Although the voice - typically treated as the focal point of any arrangement in which it is included - was not an obvious choice for M-base's complex textures or dissonant free melodies, Wilson wove herself into the fabric of these settings with wordless improv and lyrics. She can be heard on Coleman's Motherland Pulse (1985); On the Edge of Tomorrow (1986); World Expansion (1986); and Sine Die (1987).
At the same time, Wilson recorded and toured with alto saxophonist Henry Threadgill in the avant-garde trio New Air. A decade her senior and an AACM member, Threadgill has been lauded as a composer for his ability to transcend stylistic boundaries, a trait he and Wilson share.
Wilson signed to the Munich-based, independent label JMT. She released her first recording as a leader Point of View in 1986. Like the majority of her JMT albums that followed, originals by Wilson in keeping with M-base dominated these sessions; she would also record material by and co-written with Coleman, Jean-Paul Bourelly, and James Weidman as well as a few standards. Her throaty contralto gradually emerges over the course of these recordings, making its way to the foreground. She developed a remarkable ability to stretch and bend pitches, elongate syllables, manipulate tone and timbre from dusky to hollow.
While these recordings established her as a serious musician , Wilson received her first broad critical acclaim for the album of standards recorded in the middle of this period, Blue Skies (1988). Her signing with Blue Note records in 1993 marked a crucial turning point in her career and major breakthrough to audiences beyond jazz with albums selling in the hundreds of thousands of copies.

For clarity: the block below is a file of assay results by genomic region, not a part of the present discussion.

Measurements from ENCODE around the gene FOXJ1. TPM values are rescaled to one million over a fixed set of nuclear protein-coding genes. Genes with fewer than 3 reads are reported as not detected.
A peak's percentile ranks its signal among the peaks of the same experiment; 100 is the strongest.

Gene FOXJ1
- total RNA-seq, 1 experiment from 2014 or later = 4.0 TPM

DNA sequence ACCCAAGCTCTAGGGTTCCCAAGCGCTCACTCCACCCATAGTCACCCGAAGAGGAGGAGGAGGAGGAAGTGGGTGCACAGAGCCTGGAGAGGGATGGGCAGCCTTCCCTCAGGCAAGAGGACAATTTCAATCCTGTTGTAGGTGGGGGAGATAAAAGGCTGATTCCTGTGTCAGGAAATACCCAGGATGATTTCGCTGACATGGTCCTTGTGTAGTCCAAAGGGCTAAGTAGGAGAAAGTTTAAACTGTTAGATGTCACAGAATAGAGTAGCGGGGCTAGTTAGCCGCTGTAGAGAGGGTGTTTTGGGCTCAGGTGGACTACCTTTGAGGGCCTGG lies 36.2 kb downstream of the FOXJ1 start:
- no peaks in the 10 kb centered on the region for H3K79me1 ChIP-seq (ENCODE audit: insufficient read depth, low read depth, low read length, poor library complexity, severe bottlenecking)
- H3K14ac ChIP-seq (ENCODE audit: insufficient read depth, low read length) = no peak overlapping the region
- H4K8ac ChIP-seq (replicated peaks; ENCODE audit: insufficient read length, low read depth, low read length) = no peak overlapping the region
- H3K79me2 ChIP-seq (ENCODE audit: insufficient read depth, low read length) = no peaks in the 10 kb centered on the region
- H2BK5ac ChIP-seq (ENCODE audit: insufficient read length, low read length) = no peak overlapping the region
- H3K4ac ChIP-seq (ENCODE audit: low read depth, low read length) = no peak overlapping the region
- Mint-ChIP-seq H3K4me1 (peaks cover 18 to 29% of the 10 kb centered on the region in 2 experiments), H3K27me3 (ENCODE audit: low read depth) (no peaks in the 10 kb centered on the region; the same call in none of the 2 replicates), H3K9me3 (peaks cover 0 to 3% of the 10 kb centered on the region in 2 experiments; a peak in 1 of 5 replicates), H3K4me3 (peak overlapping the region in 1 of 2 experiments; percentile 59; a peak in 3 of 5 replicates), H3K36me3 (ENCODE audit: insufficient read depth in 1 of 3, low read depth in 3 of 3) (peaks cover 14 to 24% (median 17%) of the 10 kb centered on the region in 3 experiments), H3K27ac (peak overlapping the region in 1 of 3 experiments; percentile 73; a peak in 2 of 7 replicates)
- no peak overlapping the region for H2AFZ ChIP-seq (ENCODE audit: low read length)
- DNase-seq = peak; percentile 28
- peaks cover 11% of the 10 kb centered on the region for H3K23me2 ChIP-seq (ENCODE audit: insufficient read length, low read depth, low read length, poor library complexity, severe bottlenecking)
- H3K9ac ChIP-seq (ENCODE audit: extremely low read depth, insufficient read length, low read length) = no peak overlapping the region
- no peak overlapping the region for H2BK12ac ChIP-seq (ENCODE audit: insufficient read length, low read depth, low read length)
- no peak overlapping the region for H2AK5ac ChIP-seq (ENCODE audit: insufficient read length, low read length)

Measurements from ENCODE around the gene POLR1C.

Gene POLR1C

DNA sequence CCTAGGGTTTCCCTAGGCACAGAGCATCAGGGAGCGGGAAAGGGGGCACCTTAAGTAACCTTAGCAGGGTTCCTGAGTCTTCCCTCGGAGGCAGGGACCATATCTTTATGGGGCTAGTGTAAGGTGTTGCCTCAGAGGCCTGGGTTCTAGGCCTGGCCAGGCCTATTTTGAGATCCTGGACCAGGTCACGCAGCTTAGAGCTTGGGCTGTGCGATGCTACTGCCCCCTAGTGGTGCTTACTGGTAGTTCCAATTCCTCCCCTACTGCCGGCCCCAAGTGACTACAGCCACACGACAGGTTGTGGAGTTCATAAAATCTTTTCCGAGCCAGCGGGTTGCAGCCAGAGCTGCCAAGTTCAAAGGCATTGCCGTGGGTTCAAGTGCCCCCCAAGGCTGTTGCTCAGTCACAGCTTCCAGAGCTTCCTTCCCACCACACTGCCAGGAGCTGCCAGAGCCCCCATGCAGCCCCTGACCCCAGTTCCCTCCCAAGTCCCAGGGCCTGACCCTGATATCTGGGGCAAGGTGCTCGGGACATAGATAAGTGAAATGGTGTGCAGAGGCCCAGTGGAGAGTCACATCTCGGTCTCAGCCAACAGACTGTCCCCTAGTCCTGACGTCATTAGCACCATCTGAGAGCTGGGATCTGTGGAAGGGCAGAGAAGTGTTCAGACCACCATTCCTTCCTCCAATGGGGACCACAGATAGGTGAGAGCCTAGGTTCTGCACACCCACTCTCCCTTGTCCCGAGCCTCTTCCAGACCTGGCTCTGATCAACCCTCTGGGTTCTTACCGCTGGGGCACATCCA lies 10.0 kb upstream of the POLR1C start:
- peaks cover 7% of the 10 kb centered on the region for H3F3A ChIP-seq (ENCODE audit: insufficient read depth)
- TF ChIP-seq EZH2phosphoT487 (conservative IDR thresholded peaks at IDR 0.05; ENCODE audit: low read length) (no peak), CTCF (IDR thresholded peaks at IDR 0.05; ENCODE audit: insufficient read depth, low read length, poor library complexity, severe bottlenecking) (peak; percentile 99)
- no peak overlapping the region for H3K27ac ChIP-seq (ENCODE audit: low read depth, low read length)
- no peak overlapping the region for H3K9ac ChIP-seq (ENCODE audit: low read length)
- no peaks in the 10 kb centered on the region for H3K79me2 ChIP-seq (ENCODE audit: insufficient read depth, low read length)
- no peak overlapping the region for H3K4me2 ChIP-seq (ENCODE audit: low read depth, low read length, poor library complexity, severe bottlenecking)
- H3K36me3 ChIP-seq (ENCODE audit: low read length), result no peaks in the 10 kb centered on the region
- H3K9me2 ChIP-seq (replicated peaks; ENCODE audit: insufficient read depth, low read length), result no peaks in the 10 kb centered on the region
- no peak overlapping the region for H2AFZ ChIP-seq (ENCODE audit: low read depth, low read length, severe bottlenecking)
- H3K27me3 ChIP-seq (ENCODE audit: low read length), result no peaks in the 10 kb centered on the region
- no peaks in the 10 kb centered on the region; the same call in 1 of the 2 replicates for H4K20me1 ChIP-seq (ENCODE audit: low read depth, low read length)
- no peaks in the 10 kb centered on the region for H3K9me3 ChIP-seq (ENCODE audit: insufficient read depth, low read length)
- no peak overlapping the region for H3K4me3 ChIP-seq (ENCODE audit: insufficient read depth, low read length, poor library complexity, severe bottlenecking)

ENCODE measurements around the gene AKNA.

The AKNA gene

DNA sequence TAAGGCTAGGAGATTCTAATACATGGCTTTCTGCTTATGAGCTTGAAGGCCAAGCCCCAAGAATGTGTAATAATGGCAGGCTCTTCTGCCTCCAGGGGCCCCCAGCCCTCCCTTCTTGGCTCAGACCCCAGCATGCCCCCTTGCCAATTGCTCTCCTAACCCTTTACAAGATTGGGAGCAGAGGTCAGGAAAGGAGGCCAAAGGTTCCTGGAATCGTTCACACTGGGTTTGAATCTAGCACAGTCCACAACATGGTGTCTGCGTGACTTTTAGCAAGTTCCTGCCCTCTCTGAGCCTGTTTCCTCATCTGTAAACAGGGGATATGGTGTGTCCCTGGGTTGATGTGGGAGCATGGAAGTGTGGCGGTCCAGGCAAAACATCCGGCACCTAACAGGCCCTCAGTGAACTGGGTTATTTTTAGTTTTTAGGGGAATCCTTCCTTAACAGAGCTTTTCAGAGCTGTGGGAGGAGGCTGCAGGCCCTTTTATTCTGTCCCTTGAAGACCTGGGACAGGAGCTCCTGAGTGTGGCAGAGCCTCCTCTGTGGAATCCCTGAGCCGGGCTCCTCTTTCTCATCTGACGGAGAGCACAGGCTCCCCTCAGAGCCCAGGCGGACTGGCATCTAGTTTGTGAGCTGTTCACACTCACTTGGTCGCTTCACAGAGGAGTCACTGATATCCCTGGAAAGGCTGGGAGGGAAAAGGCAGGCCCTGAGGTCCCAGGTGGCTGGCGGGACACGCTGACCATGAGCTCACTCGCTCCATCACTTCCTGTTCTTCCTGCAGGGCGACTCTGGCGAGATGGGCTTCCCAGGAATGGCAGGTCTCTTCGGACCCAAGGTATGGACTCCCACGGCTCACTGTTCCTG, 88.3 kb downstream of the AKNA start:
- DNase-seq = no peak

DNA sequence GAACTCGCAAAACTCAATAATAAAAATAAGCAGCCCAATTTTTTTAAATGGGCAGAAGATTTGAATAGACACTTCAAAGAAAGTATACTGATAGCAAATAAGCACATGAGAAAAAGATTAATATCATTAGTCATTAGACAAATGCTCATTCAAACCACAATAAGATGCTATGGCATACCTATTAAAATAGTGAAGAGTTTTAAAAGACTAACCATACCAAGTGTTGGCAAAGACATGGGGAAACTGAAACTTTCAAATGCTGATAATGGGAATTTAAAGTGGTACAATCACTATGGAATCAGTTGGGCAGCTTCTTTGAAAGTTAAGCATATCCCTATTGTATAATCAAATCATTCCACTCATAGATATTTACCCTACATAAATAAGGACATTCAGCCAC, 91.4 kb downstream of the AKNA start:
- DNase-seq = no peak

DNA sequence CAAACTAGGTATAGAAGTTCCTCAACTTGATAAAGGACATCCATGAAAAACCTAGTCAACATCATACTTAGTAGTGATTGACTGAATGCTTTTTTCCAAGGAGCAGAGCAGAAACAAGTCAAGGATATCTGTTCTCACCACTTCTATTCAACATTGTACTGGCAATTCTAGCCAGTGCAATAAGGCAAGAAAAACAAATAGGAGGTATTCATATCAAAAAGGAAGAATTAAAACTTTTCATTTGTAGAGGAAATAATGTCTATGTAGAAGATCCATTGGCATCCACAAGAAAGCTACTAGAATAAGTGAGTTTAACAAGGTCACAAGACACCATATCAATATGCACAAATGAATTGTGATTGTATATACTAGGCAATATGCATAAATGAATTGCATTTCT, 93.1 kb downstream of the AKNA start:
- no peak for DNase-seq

Beginning with Blue Light 'Til Dawn (1993) her repertoire moved towards a broad synthesis of blues, pop, jazz, world music, and country. Although she continued to perform originals and standards, she adopted songs as diverse as Robert Johnson's "Come On in My Kitchen", Joni Mitchell's "Black Crow", The Monkees' "Last Train to Clarksville", and Hank Williams' "I'm So Lonesome I Could Cry".
Not only did Wilson effectively reconnect vocal jazz with its blues roots, she was arguably the first to convincingly fashion post-British Invasion pop into jazz, trailblazing a path that many have since followed. Furthermore, producer Craig Street drew from pop production techniques to create a rich ambient environment around her voice, magnifying it and giving sonic depth to Brandon Ross' sparse but incredibly vivid arrangements, which used steel guitar, violin, accordion, and percussion.
Wilson's 1996 album New Moon Daughter won the Grammy for Best Jazz Vocal Performance. In 1997, she recorded and toured as a featured vocalist with Wynton Marsalis' Pulitzer Prize winning composition, Blood on the Fields.
The late Miles Davis was one of Wilson's greatest influences. In 1989 Wilson performed as the opening act for Davis at the JVC Jazz Festival in Chicago. In 1999 she produced Traveling Miles as a tribute to Davis. The album developed from a series of jazz concerts that she performed at Lincoln Center in November of 1997 in Davis' honor and includes three selections based on Davis' own compositions, in which Wilson adapted the original themes.